The Universal Notebook: Are the Constitution and the Bible DOA?

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The sudden passing of Justice Antonin Scalia gives President Obama the chance to appoint a new Supreme Court justice and alter the ideological balance of the court.

Republicans, of course, will do everything in their power to stop him, but then that’s all they’ve done for seven years now, so why should 2016 be any different? To be fair, back in 2007, some Democrats advocated blocking any Bush appointments to the Supreme Court during his final year and half in office, too.

Play all the partisan games you want, but the president does have the authority and the duty to fill Supreme Court vacancies until the day he leaves office and he should do so. Fortunately, both of Maine’s U.S. senators understand this.

There is speculation that Obama may appoint federal appeals court Judge Sri Srinivasan, an Indian-born centrist who would become the first Hindu on the Supreme Court. At Srinivasan’s confirmation hearing in 2013, Sen. Ted Cruz asked him if he thought the Constitution was “a living document,” a conservative litmus test meant to weed out activist liberal judges.

“I would say no,” Srinivasan replied. “The Constitution has an enduring, fixed quality to it.”

“An enduring, fixed quality to it,” yes, but of course the Constitution is a living document. It provides for its own amendment. It must be applied to situations that the framers could not have foreseen. It must be interpreted because the meaning is rarely obvious and changes over time. It is meant to change.

The Senate confirmed Srinivasan 97-0, so I can’t wait to see what tortured logic Republicans may use to try to block the nomination of a federal judge they unanimously confirmed just three years ago.

To conservatives, the Constitution was dead on arrival, just as the Bible is for fundamentalist Christians. “God said it. I believe it. That settles it.” “James Madison wrote it. I believe it. That settles it.”

If only it were so easy.

The Constitution and the Bible are both inspired, but flawed, human documents that can guide personal and societal behavior. They should not be allowed to dictate it as though the meanings were clear, known and agreed upon by all. If “Thou shalt not kill” meant what it said, Christians would all be pacifists opposed to the death penalty.

I am a lifelong member of the United Church of Christ who believes “God is still speaking,” that the immutable laws were not laid down once and for all thousands of years ago. Just so, I believe the Constitution is a living document, not a dead dogma to be followed slavishly.

Antonin Scalia, however, was a self-described originalist. He believed the Constitution was intended to prevent change.

“I am one of a small number of judges, small number of anybody – judges, professors, lawyers – who are known as originalists,” Scalia once said. “Our manner of interpreting the Constitution is to begin with the text, and to give that text the meaning that it bore when it was adopted by the people.”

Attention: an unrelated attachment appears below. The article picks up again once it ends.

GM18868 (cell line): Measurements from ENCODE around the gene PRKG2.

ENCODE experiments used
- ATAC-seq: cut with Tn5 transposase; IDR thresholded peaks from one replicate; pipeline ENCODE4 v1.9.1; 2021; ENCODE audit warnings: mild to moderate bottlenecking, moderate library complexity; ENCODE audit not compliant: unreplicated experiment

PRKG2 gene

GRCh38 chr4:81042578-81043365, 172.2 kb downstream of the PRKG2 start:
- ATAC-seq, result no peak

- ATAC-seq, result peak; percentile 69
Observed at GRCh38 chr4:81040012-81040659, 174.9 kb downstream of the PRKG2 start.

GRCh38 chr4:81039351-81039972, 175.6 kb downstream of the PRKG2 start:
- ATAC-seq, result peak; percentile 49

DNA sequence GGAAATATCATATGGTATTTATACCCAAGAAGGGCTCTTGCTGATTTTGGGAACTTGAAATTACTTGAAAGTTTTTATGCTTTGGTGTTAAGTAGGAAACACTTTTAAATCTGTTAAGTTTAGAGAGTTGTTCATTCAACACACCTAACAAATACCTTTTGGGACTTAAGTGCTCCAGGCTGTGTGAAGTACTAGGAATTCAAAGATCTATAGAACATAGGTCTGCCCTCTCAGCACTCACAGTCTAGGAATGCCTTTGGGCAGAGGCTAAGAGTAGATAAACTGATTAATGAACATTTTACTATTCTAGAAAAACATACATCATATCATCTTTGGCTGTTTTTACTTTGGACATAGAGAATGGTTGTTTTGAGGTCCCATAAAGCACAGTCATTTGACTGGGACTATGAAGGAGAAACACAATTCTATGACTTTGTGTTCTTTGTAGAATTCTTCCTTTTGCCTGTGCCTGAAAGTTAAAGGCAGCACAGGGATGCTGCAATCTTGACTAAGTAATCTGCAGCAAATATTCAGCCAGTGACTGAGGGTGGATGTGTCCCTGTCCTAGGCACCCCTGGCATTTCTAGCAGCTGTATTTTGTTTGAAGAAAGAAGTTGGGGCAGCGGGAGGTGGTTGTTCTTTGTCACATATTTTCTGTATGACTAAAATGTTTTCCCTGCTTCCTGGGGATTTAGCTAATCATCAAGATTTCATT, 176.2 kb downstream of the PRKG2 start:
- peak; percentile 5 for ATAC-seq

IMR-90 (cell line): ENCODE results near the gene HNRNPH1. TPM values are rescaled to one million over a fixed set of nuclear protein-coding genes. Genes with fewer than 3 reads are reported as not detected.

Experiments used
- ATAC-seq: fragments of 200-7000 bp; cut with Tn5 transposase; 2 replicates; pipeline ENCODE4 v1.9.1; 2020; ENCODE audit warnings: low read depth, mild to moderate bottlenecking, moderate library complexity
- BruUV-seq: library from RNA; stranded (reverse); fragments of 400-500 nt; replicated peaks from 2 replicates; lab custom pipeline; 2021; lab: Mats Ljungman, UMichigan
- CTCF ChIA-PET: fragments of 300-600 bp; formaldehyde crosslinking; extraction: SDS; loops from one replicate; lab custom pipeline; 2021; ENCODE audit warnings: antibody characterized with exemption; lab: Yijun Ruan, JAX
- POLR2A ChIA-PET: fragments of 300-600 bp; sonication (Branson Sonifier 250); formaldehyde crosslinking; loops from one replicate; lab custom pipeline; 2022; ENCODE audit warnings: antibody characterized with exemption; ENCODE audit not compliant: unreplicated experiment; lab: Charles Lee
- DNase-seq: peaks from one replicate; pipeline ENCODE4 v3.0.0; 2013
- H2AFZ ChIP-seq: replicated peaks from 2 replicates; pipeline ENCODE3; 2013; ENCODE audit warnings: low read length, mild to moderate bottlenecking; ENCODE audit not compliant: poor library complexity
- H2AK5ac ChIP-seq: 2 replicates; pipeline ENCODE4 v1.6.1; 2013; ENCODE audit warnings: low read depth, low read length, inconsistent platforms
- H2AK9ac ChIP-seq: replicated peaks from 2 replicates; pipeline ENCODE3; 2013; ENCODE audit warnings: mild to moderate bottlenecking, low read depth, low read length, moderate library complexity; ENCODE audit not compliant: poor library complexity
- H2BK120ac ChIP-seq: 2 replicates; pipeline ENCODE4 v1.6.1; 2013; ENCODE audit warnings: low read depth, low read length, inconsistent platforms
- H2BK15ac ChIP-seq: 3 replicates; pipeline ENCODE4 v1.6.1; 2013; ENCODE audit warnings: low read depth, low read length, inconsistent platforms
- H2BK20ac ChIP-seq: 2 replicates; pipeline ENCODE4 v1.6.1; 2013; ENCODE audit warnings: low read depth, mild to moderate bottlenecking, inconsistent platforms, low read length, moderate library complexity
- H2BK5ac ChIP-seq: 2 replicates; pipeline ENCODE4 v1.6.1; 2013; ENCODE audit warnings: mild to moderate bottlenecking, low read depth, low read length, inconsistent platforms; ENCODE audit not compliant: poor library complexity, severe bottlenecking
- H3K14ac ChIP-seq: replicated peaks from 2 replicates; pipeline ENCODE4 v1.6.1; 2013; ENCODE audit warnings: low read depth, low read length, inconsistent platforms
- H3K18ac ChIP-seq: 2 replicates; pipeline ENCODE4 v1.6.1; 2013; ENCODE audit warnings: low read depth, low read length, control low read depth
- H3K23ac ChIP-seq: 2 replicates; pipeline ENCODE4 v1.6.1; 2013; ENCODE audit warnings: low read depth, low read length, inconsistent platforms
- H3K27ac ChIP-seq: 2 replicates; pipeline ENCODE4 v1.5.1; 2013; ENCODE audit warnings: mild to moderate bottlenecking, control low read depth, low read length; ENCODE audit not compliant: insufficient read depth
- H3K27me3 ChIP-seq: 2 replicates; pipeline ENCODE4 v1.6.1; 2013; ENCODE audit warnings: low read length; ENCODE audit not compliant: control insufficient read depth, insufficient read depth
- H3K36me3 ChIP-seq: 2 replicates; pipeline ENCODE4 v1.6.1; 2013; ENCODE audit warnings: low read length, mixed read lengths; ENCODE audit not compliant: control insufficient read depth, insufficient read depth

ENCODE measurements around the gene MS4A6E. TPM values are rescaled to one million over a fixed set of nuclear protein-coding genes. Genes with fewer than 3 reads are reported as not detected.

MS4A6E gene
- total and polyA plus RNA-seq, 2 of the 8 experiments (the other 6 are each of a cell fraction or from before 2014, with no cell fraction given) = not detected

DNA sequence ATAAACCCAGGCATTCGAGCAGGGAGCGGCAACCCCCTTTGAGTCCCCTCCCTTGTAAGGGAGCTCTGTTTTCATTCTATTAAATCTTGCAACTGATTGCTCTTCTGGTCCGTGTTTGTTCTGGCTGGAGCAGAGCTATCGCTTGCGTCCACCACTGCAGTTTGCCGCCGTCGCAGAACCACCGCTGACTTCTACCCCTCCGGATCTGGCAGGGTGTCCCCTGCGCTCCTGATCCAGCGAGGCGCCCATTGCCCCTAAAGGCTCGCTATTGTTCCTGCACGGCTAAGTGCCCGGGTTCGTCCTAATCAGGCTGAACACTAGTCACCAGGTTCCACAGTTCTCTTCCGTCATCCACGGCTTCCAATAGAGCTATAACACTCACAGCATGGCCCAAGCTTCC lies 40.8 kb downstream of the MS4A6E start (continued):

But it is not always possible to know what was in the minds of dead colonials. That’s why so few intelligent people are originalists. But Scalia, even while admitting that most judges disagreed with him, insisted he was right.

“The Constitution is over 200 years old and societies change. It has to change with society, like a living organism, or it will become brittle and break,” he said, arguing against a flexible interpretation. “But you would have to be an idiot to believe that. The Constitution is not a living organism, it is a legal document. It says something and doesn’t say other things.”

Funny, the Constitution doesn’t say anything about corporations, yet Scalia and his conservative cronies on the Roberts court had no problem deciding corporations were citizens in the wrongheaded Hobby Lobby decision. So please don’t tell me Scalia was always true to original intent.

And now Scalia’s death presents a knotty little problem for originalists, in that the Constitution clearly states that a president’s term is four years and that he/she shall appoint justices of the Supreme Court. I can certainly understand why Republicans would rather not have a Democrat appoint a new justice, but that is what the Constitution calls for.

So what part of original intent don’t they get?

Originalism, like fundamentalism, is a function of the conservative mind, which does not easily deal with complexity and is generally guided by fear. But you can use the Constitution and the Bible to support almost any argument you want. They do not have fixed, commonly understood and agreed upon meanings. If they did, we would not need a Supreme Court or a Supreme Being, we could just read what the dead have written.

Freelance journalist Edgar Allen Beem lives in Brunswick. The Universal Notebook is his personal, weekly look at the world around him.